WASHINGTON — It has been a somewhat odd post-season for some of the league’s best goaltenders.
While Winnipeg’s Connor Hellebuyck has been steady for the most part, the other two Vezina Trophy finalists have been far more inconsistent. Nashville’s Pekka Rinne, who allowed 21 goals in a second-round loss to the Jets, was pulled in Game 7 after giving up two goals in just over 10 minutes.
Tampa Bay’s Andrei Vasilevskiy seemed to be staring down a similar fate after having given up 10 goals in the first two games of the Eastern Conference final. So the fact that he bounced back with a 36-save performance in a 4-2 win in Game 3 was a relief to himself and his teammates.
“Any time you can have a really good individual performance that helps your team win it’s only going to help your confidence,” Lightning captain Steven Stamkos said of Vasilevskiy. “I think it’s maybe even better for him. I know he takes a lot of things very personal and he wants to be the difference maker every night, and he was a difference maker for us last night.
“We haven’t strayed away from the tons of confidence that we have in Vasy since Day 1. That’s never going to change. But he played extremely well last night and hopefully, he can build on that.
When we see him playing that well, it gives confidence to everyone. We need to play that well to win in these playoffs, especially against Washington. We had a good team win.”
Vasilevskiy was instrumental in the first two rounds of the playoffs, allowing just 10 goals in five games to New Jersey and then outplaying Boston’s Tuukka Rask. But against Washington, he had what might have been his two worst games, something that he was well aware of.
“Just tried to stay positive and play my game,” said Vasilevskiy. “We played well yesterday and I could feel that confidence yesterday from our guys, and I was pretty confident, too.
“It’s very important, especially in the playoffs, good or bad game doesn’t matter, turn the page and start over again and again. That’s how you get success.
COULD BACKSTROM BE BACK IN?
For the first time in these playoffs, the Capitals might have noticed Nicklas Backstrom’s absence from the lineup on Tuesday. That’s because for the first time since injuring his right hand in Game 5 in the second round, the team lost without him.
Whether that speeds up his recovery is anyone’s guess. But Backstrom, who has missed all three games of this series, did skate on Wednesday.
“You miss him in every way, shape or form,” said Capitals head coach Barry Trotz, who refused to speculate on Backstrom’s status for Game 4 on Thursday. “He’s a player who has a lot of impact on our team. He’s one of the guys that leads in the locker-room. When you need a big play, a big performance, he’s usually one of the guys that will step up. He’s one of our leaders.
“You look at last night I thought a lot of the Tampa Bay — and (head coach Jon Cooper) will say the same thing — his top guys made a difference. And Nicky is one of those top guys that makes a difference for us all the time when you need them to make the difference.”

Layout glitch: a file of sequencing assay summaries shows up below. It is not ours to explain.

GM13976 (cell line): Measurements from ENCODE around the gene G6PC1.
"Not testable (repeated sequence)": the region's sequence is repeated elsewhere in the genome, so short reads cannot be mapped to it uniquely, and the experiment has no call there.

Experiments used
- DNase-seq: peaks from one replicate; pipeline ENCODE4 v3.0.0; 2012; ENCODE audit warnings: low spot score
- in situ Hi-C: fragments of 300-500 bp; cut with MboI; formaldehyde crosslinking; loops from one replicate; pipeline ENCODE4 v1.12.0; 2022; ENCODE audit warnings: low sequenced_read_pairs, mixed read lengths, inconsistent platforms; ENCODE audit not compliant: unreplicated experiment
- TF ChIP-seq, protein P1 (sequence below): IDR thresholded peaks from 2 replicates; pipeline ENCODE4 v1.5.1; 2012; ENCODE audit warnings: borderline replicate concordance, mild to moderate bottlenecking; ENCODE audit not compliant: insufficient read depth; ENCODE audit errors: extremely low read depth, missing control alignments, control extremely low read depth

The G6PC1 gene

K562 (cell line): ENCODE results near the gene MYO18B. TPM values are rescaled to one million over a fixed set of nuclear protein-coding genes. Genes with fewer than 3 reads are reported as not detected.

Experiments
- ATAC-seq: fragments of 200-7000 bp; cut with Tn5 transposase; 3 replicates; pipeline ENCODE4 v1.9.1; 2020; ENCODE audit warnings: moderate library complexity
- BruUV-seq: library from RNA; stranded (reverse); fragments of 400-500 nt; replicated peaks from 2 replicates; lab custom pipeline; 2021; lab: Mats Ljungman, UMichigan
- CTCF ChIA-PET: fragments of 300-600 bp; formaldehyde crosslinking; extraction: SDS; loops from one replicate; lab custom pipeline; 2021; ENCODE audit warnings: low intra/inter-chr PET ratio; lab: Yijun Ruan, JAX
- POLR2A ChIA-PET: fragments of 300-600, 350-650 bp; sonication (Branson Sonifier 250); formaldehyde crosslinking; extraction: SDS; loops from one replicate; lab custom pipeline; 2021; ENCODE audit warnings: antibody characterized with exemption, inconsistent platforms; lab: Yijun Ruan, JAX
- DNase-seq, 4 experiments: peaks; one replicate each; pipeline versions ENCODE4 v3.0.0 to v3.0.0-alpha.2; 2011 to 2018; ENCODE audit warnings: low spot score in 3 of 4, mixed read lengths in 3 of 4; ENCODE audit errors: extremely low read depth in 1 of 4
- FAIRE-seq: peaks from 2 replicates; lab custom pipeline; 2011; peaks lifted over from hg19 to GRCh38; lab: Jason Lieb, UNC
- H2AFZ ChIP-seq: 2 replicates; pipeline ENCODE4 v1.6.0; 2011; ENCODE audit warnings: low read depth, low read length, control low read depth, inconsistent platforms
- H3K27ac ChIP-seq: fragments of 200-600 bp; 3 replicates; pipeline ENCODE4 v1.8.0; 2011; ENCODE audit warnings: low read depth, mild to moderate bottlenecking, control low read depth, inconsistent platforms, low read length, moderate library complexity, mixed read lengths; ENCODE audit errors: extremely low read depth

Three games in and the home teams have so far failed to hold serve. It’s something that is not unusual for either Washington or Tampa Bay.
The Capitals went 5-1 on the road in the first two rounds, while the Lightning went 3-1. Heading into Game 3 of the Western Conference final, the Vegas Golden Knights had gone 5-2 and the Winnipeg Jets were 4-2.
“We’ve seen it this playoffs, that’s for sure,” said Stamkos. “For whatever reason, at this time of the year there are more distractions than in the regular season for sure. A lot of people have friends and family coming down and ticket requests. Sometimes there’s that little added pressure of playing at home and wanting to obviously do good things in front of your fans.
“When you get on the road you’re just together with the guys and you just go out there and play simple hockey.”
KILL THE PENALTIES, ALREADY
Special teams have so far been a big part of this series, with Tampa Bay scoring five power play goals in three games and Washington having scored three. But Lightning head coach Jon Cooper warned that the special teams battle likely won’t continue.
“That’s not the way it goes,” said Cooper. “Guys are checking with their legs. It’s just too tight. Guys know the importance of not taking penalties, so the five-on-five game is huge.
“Now that I say that, penalties will be 8-7 tomorrow.”
Ask Tampa Bay’s Ryan McDonagh what makes Victor Hedman so effective on the back end and he said it’s his teammate’s mind more so than his body.
“He’s just so smart,” McDonagh said of the Norris Trophy finalist. “His awareness on the ice is incredible. Obviously, his ability to get around the rink, his size and his speed is very evident, but I think his awareness and his smarts in a game is something that might not be noticed by the everyday fan, so to speak … He’s a pleasure to watch on the ice.”
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